Gluten: Truth and Myths


In a few years, gluten has become one of the main villains. It’s associated with digestive problems, gaining extra pounds and even general ill health. But is gluten really that dangerous? After all, grain products have been present in the human diet since ancient times.

The increased negative attitude may be a temporary phenomenon, and the element itself is not as terrible as it is presented. Let’s break down popular questions about gluten, as well as debunk ingrained myths.

What Is Gluten?

One word hides a collective name. Gluten isn’t a specific substance but rather a group of proteins. It can be found in wheat (durum, spelt), rye, barley, and their derivatives (bulgur, couscous, semolina).

These proteins are necessary for “gluing”. Thanks to them gluten is formed and the mixture of liquid and loose products turns into a smooth plastic mass. Gluten is therefore indispensable in the baking industry, where this principle is the basis for kneading dough.

What Foods Contain Gluten

Since gluten is needed to form dough, it is reasonable to assume that gluten is only found in baked goods. Alas, this is not the case. Different kinds of bread, muffins, cookies, pasta, pizza, cakes, and pastries are indeed major sources. However, many foods have artificial gluten added to them. The main of them are snacks we enjoy eating while playing at or watching Netflix. These are:

  • Ketchup and various sauces.
  • Ice cream and candy.
  • Chips and fries.
  • Frozen vegetables and stock cubes.

In this case, the element acts as a thickener and stabilizer, that is, it helps to achieve the necessary consistency.

Gluten is even present in cosmetic products such as lipstick and powder. To recognize it in its composition, read the label carefully. More often than not, the element is hidden behind the broad names “modified food starch” or “textured vegetable protein”.

Sometimes the presence of gluten depends on the transportation and processing of the raw material. For example, pure oats don’t contain this group of proteins, but the grain may be processed using the same equipment as wheat. As a result, a small amount of gluten appears in the product.

The Notoriety of the Element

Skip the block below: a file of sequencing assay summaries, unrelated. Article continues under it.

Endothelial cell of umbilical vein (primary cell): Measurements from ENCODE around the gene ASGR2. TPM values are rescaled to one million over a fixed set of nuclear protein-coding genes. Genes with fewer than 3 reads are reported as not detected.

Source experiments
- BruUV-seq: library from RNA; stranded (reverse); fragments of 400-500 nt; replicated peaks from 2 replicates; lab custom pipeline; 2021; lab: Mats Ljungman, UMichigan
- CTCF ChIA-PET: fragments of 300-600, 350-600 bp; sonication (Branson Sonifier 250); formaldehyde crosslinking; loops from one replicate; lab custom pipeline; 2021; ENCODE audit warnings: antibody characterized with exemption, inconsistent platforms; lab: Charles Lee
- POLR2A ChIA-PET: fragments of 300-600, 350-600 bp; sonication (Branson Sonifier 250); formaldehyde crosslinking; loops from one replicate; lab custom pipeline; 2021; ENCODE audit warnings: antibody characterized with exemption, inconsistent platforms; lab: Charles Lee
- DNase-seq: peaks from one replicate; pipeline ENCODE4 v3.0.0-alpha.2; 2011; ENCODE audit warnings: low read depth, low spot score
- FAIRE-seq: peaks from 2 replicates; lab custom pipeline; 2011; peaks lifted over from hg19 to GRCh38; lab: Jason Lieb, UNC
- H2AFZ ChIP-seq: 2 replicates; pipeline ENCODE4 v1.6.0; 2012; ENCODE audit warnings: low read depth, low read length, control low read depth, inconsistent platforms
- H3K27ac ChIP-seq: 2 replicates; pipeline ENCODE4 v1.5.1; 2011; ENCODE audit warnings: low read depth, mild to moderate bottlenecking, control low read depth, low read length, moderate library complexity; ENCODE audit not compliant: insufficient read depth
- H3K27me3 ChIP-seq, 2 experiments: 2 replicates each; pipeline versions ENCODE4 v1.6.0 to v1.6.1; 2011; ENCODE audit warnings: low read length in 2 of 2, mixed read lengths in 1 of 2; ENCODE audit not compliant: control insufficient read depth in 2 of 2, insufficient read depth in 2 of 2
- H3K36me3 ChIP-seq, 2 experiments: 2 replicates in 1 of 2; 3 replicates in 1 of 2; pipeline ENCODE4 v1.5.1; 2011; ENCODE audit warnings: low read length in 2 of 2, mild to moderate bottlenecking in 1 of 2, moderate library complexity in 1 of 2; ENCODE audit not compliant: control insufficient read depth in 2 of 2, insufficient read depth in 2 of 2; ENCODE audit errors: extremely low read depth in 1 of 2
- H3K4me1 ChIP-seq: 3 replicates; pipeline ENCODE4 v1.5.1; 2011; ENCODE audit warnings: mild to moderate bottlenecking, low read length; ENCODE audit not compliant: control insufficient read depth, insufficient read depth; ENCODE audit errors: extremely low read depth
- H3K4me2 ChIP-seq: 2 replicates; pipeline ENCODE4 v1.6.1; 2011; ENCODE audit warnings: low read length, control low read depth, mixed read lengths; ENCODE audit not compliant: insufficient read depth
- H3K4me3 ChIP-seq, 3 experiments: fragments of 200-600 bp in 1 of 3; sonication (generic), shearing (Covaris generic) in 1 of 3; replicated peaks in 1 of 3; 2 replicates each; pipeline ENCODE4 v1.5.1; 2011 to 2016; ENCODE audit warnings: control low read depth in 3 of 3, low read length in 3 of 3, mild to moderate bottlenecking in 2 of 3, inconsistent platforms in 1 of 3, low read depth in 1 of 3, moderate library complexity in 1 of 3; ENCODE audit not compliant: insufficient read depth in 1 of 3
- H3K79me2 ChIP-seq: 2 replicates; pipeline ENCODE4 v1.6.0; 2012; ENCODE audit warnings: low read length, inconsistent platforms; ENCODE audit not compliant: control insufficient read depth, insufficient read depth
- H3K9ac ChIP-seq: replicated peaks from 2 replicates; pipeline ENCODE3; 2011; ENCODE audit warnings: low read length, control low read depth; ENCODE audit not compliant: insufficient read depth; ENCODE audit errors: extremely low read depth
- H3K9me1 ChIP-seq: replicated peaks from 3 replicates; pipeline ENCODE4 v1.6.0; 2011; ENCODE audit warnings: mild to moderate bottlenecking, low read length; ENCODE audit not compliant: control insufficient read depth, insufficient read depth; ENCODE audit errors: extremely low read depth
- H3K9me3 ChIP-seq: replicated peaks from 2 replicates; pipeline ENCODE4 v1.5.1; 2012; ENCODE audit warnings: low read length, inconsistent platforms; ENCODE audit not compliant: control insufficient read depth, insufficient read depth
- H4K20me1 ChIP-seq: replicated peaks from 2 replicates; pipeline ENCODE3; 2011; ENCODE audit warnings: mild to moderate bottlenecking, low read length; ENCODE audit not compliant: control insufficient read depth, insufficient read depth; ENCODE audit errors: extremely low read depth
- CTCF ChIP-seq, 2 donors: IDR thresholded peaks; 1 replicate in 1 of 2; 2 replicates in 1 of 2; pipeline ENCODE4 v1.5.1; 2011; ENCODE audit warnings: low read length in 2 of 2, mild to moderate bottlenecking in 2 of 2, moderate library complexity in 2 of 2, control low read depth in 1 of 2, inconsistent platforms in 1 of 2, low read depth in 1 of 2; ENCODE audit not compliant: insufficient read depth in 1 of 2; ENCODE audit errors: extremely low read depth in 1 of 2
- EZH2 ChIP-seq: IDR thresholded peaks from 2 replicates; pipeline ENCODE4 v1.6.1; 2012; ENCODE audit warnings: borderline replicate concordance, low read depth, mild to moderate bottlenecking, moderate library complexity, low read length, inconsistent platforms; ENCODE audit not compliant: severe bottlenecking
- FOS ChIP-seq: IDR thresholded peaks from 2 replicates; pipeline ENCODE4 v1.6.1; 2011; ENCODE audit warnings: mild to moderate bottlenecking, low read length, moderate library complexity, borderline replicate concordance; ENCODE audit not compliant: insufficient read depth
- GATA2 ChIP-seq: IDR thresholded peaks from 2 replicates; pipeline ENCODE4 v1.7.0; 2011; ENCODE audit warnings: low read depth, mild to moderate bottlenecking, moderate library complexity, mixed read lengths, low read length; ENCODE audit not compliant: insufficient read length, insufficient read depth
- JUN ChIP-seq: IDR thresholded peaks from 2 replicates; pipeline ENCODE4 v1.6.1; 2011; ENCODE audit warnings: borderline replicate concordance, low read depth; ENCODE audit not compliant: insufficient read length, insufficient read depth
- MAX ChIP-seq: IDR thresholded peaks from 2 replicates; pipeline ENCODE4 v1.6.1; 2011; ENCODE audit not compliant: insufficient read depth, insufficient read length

The number of accusations against gluten has increased markedly. David Perlmutter, a neurologist and nutritionist. Perlmutter believes that gluten is not only addictive, but also contributes to such ailments as Alzheimer’s disease, dementia and diabetes.

The neurologist’s unexpected findings and advice have drawn mixed reactions. For example, Quackwatch, a website focused on fighting health care scams, listed Perlmutter as a “promoter of questionable methods.

There is a perception that the element is not digestible and can even destroy the gut microbiome. But this is not entirely true. Proteins that form gluten take a long time to digest, but if the digestive system is normal, there will be no problems with the processing of the element.

Who Gluten Is Bad for

There are some people who need to eliminate or limit their gluten intake. First of all, those who suffer from celiac disease. This is a congenital disease of the small intestine associated with a genetic intolerance to wheat proteins. Once in the body, they cause an inflammatory reaction. As a result, nutrients are poorly absorbed and the body misses out on most of the vitally important elements. Celiac disease affects about 1% of people worldwide. The disease can only be diagnosed clinically by tests and biopsies of the small intestine.

Besides, there is a sensitivity to gluten. This phenomenon can only be talked about when there is no confirmed celiac disease. The symptoms are similar:

  • Abdominal bloating.
  • Headaches and intestinal pain.
  • Meteosensitivity.
  • Chronic fatigue.

In celiac disease, even small amounts of gluten cause unpleasant effects. In the case of sensitivity, symptoms are more likely to occur after consuming significant amounts of plant proteins. The intolerance may be due to an overabundance of gluten in the body, recovery from illness, or other digestive issues. It’s enough to solve these problems and the body will begin to absorb gluten safely again.

Finally, caution in eating cereals should be exercised by those who are allergic to wheat. For everyone else, who feels no discomfort, the element is quite safe.

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